How to make African clothing

Africa is a vast continent with 53 countries and a wide variety of landscapes, from savanna and deserts to mountains. Consequently, there are many different styles of clothing, ranging from the simple “kanga” of East Africa to the long and draped “babariga” for men in West Africa, whose sleeves must be constantly rolled up because they are long. Most of the clothes in Africa are made of cotton, since it is the freshest fabric. Africans, particularly in the east and west, love bright colors and their designs are recognizable by area and country. Making this dress yourself is an opportunity to set trends.


Choose your style Study the different clothes from east, west and north of Africa and decide what type of equipment attracts you the most. You can opt for a 2 yard (1.80 meter) seamless tunic used extensively on the mainland, or an elaborate hand-sewn “jilaba” that women in North Africa wear over their clothes when they go out in public.

Choose the fabric. Cotton is the most versatile material available in Africa and the brightly colored material is usually made locally. If you want expensive equipment for a wedding or other ceremony, buy lace from Holland, as it is the most expensive fabric, particularly in East Africa.

Be traditional Genuine leopard skin can be hard to come by, but you can solve it with a similar sized piece of cloth and dress like a Zulu chief. This equipment does not require seams, as it wraps around the waist and gets inside.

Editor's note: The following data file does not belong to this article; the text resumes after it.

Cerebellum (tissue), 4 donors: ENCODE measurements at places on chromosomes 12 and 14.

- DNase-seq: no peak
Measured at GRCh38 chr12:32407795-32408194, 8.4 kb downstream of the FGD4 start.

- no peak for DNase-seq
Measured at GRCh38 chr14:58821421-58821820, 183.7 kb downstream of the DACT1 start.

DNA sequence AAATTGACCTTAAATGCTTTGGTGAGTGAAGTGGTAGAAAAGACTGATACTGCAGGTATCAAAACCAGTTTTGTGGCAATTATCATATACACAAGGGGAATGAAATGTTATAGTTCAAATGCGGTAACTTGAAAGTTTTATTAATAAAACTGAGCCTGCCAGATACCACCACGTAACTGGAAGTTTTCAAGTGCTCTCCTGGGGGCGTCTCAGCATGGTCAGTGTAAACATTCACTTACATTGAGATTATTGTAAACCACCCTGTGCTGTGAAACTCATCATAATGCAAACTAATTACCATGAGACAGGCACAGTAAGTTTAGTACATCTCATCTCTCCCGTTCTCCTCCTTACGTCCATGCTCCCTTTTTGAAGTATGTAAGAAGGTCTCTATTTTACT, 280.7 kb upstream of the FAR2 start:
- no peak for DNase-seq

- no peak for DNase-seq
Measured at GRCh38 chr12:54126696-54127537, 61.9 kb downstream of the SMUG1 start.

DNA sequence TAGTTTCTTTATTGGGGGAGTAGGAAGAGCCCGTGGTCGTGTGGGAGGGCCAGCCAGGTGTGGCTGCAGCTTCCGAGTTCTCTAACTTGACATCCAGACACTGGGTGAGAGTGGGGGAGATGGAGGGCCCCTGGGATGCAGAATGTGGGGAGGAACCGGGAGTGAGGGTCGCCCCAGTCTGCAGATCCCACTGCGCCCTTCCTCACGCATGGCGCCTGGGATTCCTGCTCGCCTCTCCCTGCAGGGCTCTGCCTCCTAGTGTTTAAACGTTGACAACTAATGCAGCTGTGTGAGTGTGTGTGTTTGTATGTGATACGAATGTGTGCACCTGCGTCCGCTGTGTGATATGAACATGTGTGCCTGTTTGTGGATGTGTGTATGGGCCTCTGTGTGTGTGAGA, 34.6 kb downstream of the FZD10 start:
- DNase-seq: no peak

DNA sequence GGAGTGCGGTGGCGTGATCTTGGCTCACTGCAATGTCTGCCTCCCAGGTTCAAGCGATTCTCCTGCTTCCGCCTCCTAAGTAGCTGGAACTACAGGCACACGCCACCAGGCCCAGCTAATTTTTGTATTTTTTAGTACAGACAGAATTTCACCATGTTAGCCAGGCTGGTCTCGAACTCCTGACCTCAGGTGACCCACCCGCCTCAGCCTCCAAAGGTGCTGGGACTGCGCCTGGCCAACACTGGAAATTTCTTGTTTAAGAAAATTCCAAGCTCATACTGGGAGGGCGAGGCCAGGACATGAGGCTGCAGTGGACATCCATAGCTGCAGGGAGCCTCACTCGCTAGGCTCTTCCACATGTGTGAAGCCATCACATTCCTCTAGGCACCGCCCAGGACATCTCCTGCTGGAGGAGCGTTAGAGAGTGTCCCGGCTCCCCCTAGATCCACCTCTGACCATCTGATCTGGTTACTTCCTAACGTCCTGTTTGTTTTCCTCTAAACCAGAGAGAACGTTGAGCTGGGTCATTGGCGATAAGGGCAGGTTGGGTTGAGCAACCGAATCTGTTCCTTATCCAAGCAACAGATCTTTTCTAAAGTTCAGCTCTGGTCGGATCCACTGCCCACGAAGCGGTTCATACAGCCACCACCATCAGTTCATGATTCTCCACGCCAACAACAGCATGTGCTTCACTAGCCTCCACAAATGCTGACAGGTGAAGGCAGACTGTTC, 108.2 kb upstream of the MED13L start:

It sews a simple Egyptian tunic. Think of a long shirt and make a similar mold. This two-piece outfit requires measurements from the shoulders to just below the knee, and should only be sewn at the top, from the shoulders to the neck, and from under the arms to the hem.

Take a piece of 2 yards (1.80 meters) of brightly colored fabric that is 45 inches (1.10 meters) wide, wrap it around your waist and you have a skirt. Use it right on the bust, put the edges inside and you have a dress to use at home.

Take a piece of indigo blue fabric at least 3 yards (2.70 meters) long. Wrap it in your head and you have a turban like the ones the Fulani wear in the Sahara.


  • Add decorative touches. Africans enhance their attire with beads, feathers and decorations of beaten metal.

You will need to

  • Cloth
  • Measuring tape
  • Scissors
  • Needle and thread
  • Sewing machine

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